Rosberg competing at the 2009 British Grand Prix

Rosberg was again partnered with Kazuki Nakajima for the 2009 season.[76] He said that he was confident that Williams could challenge for podium finishes over the course of the year after a good pre-season testing period.[77] Rosberg lost five percent of his body weight to compensate for the introduction of the kinetic energy recovery systems that increased the car's minimum weight limit to 605 kg (1,334 lb).[78] He had an improved season: the Williams FW31 was one of three cars to have a speed advantage early on because it featured a double diffuser system, however, the team could not sustain the car's pace of development. Rosberg finished 16 out of the season's 17 rounds; the exception was the Brazilian Grand Prix.[42] He was consistent in attaining top-eight point-scoring finishes, achieving a season-best result of fourth at the German Grand Prix and the following Hungarian Grand Prix. Rosberg scored 34.5 points for seventh place in the Drivers' Championship.[31]

Mercedes (2010–2016)[edit]

2010–2012[edit]

Rosberg at the start of the 2010 Malaysian Grand Prix

In mid-to-late 2009, Mercedes-Benz vice-president of motorsport Norbert Haug discussed with Rosberg the possibility of driving for the manufacturer in 2010 pending its acquisition of Brawn GP.[79] Rosberg also talked to McLaren and Williams about potential employment; he was skeptical because Williams was mulling over whether Renault or Cosworth should be the team's engine supplier.[80] On 29 October, he confirmed his departure from Williams at the conclusion of the season[81] and was officially released from his contract with the team on 1 January 2010.[82] One week later Mercedes purchased 75 percent of Brawn GP and entered Formula One under its own name; Rosberg was announced as its first driver in November 2009.[83] He was partnered with the seven-time world champion Michael Schumacher[84] and was assigned car No. 4 after Schumacher requested No. 3 for superstitious reasons.[85]

Rosberg was mentored by Mercedes team principal Ross Brawn[86] although he was apprehensive given the history of Brawn and Schumacher's relationship at Ferrari.[87] He was told of the news by Brawn and feared Mercedes would favour Schumacher. The fears materalised when Rosberg's strategy was discussed with just Schumacher and told the strategist of it, which made him feel better able to express his feelings and vulnerability to the team.[88] Rosberg finished in third place at the Malaysian Grand Prix, the Chinese Grand Prix, and the British Grand Prix.[31] He scored championship points in all but four of the season's rounds; he generally finished higher than he qualified and did so against his teammate Schumacher fifteen times to four during the season.[31][42] He was better able to cope with a terminal understeer that affected the MGP W01's handling than Schumacher due to Mercedes forgoing much development work on the car because of Brawn GP's focus on the 2009 championship. The car was five-tenths of a second slower on most circuits.[84] Rosberg was seventh in the final Drivers' Championship standings with 142 points.[31] His performances during the season enhanced his reputation as a consistent and fast driver.[42]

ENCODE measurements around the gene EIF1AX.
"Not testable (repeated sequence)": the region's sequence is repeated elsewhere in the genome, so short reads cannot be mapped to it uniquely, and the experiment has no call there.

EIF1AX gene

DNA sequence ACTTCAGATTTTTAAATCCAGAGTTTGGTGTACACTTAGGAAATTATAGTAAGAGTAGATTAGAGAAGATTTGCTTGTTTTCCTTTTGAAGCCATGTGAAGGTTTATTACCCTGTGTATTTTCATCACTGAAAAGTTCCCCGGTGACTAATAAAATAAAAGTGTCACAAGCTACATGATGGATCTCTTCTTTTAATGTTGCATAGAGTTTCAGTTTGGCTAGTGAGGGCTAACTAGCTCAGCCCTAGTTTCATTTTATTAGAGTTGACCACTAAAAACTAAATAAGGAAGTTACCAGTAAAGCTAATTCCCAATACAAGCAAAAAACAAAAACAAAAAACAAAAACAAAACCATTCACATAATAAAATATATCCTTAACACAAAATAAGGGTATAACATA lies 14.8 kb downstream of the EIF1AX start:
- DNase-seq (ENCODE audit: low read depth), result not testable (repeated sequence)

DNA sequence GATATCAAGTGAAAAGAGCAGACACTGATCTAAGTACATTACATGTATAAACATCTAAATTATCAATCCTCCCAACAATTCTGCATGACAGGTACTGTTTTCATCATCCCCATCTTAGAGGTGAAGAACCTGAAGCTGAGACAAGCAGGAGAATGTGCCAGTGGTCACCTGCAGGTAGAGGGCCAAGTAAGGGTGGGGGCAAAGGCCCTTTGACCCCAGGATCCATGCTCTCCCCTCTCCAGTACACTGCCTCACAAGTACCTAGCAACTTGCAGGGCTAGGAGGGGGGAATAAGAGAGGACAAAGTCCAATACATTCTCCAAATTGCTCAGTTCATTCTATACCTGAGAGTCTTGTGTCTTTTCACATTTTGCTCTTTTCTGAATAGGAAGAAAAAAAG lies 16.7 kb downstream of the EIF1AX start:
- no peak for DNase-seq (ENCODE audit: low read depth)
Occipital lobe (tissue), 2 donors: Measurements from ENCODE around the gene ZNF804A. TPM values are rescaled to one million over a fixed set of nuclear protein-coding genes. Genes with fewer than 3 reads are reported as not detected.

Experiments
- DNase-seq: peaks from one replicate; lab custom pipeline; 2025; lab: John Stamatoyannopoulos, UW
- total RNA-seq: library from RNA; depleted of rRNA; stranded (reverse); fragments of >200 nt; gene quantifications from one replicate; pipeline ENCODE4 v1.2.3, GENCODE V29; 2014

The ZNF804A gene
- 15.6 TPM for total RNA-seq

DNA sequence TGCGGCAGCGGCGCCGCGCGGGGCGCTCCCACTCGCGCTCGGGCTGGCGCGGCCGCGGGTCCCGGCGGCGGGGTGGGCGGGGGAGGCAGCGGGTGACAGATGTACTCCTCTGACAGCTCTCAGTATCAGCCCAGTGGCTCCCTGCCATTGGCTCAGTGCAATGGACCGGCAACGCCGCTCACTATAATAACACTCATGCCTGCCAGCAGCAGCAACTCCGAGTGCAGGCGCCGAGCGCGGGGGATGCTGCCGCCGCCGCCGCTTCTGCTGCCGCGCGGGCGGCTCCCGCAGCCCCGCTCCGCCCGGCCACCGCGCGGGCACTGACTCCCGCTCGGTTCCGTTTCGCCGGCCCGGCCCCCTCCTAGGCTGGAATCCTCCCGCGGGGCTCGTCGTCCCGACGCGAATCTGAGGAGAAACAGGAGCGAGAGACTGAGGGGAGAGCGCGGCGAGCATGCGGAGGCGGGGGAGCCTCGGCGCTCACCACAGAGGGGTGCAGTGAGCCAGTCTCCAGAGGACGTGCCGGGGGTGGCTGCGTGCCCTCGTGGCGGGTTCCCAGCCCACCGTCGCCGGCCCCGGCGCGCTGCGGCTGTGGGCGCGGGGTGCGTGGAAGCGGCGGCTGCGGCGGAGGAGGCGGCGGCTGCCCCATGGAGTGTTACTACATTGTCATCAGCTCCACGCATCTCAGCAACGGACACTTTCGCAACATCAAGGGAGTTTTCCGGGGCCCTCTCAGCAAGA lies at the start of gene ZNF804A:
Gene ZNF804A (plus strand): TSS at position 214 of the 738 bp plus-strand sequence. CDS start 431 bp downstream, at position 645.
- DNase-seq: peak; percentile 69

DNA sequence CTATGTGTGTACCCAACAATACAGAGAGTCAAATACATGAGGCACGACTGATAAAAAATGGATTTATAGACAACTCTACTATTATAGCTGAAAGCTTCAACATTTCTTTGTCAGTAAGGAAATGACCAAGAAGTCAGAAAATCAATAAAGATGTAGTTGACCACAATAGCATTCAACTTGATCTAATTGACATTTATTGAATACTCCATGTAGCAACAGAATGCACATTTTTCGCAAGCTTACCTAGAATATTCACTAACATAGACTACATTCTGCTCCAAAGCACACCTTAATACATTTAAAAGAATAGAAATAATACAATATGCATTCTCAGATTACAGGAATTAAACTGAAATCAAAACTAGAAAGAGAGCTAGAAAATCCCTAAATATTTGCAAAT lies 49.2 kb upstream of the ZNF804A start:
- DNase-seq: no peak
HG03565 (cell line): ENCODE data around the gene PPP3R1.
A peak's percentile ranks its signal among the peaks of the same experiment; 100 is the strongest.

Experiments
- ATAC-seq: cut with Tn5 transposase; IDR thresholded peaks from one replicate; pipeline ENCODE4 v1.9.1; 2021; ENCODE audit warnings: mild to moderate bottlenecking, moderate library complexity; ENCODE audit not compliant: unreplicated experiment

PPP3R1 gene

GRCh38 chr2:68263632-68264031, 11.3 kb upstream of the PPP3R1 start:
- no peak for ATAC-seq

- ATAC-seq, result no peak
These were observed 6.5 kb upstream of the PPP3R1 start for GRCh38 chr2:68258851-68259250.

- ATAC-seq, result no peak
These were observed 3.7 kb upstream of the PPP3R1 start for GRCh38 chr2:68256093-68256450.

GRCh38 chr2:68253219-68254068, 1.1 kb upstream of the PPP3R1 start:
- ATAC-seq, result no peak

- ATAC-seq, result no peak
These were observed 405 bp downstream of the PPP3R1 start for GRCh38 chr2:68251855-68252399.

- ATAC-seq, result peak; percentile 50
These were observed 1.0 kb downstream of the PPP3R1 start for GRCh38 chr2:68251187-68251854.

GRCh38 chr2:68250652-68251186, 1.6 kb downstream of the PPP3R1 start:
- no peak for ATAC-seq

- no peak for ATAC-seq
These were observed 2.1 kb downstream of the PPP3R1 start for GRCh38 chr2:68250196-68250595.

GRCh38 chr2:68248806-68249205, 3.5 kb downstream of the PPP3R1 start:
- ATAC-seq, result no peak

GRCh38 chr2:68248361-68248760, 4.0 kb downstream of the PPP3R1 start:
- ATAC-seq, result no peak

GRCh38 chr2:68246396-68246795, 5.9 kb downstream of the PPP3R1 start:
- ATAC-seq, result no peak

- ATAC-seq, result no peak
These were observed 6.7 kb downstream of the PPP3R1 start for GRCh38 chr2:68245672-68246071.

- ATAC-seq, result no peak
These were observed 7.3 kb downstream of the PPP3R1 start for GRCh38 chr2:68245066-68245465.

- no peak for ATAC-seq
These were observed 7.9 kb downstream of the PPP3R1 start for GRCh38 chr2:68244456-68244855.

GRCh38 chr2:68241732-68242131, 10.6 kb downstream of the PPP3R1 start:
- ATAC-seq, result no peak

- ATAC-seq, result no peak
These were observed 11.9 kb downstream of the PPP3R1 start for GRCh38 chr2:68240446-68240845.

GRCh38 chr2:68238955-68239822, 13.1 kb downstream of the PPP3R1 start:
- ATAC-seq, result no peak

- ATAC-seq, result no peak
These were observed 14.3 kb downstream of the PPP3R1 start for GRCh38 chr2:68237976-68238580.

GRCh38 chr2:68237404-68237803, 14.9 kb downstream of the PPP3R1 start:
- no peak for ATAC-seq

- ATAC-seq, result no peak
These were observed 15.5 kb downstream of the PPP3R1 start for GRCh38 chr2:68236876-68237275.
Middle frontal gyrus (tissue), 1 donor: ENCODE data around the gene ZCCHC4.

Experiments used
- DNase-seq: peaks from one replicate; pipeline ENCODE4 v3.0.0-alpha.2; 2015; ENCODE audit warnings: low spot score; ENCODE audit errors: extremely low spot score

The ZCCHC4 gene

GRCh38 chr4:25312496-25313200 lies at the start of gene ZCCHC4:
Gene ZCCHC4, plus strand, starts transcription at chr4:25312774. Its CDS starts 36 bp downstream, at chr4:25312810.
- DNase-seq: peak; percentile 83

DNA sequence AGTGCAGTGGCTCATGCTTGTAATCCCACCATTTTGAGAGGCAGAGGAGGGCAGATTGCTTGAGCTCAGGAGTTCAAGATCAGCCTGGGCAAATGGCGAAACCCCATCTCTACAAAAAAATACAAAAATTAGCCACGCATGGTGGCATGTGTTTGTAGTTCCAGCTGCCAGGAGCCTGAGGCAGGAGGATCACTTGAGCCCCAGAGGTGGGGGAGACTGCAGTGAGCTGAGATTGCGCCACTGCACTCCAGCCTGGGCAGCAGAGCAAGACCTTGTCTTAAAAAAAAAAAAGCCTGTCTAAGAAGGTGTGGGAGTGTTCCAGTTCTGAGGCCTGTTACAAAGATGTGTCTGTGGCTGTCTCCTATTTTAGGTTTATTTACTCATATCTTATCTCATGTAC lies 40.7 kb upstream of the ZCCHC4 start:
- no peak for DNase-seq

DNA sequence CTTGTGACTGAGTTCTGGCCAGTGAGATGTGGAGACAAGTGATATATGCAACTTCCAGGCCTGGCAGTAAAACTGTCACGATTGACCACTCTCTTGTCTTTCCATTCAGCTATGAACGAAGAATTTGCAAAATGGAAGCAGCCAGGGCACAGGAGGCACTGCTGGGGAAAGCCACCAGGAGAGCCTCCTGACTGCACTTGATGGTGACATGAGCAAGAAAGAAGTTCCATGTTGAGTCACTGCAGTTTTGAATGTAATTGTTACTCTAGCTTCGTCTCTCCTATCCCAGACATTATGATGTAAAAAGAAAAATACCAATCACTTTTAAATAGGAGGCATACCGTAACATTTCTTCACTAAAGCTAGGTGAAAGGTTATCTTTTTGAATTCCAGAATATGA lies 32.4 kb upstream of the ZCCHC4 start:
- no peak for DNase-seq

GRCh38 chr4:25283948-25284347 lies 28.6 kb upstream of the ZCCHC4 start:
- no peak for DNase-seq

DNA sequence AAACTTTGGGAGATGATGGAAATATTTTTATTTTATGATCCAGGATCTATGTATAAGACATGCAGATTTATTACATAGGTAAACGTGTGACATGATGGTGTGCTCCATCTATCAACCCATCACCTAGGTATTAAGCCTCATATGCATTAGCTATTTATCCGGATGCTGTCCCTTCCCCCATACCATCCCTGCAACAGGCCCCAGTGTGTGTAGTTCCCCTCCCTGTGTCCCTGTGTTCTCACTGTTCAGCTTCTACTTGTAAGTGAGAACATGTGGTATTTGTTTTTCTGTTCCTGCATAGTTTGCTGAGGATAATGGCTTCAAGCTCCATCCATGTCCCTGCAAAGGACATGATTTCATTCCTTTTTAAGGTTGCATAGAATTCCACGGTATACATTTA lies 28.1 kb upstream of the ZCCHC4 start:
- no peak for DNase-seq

Rosberg testing at the Circuito de Jerez in February 2011

Rosberg remained with Mercedes for 2011 and was again joined by Michael Schumacher.[86] He stated that his objective for the season was to claim his first career victory and knew it would not be straightforward due to other teams' advantages.[89] Rosberg had a mixed season: he led the Chinese Grand Prix and the Belgian Grand Prix, but the MGP W02 wore the Pirelli-specification tires quickly and made the car noncompetitive.[31] He was able to maintain a consistent performance in every qualifying session and began higher than his teammate Schumacher sixteen times to three during the year.[90] Rosberg finished no higher than fifth in the season's 19 rounds and was seventh in the Drivers' Championship standings with 89 points.[31]

Rosberg driving at the 2012 Malaysian Grand Prix

The press linked Rosberg to Ferrari in place of the poor performing Felipe Massa for 2012.[91] In November 2011, he signed a contract extension to remain at Mercedes until after 2013. An important factor in Rosberg's decision was the Mercedes team undergoing a technical restructure, which saw the appointments of Bob Bell as technical director and Geoff Willis as head of technology in mid-2011.[92] Other reasons included his belief Mercedes would be able to improve their performance and have a potential for race victories.[93] For the third consecutive year, Rosberg stated his objective was to earn a race victory and improve en route to a championship win: "I am convinced that I can win with this team. Of course I respect what others hope for and think. But ultimately I'll give full throttle and power."[94]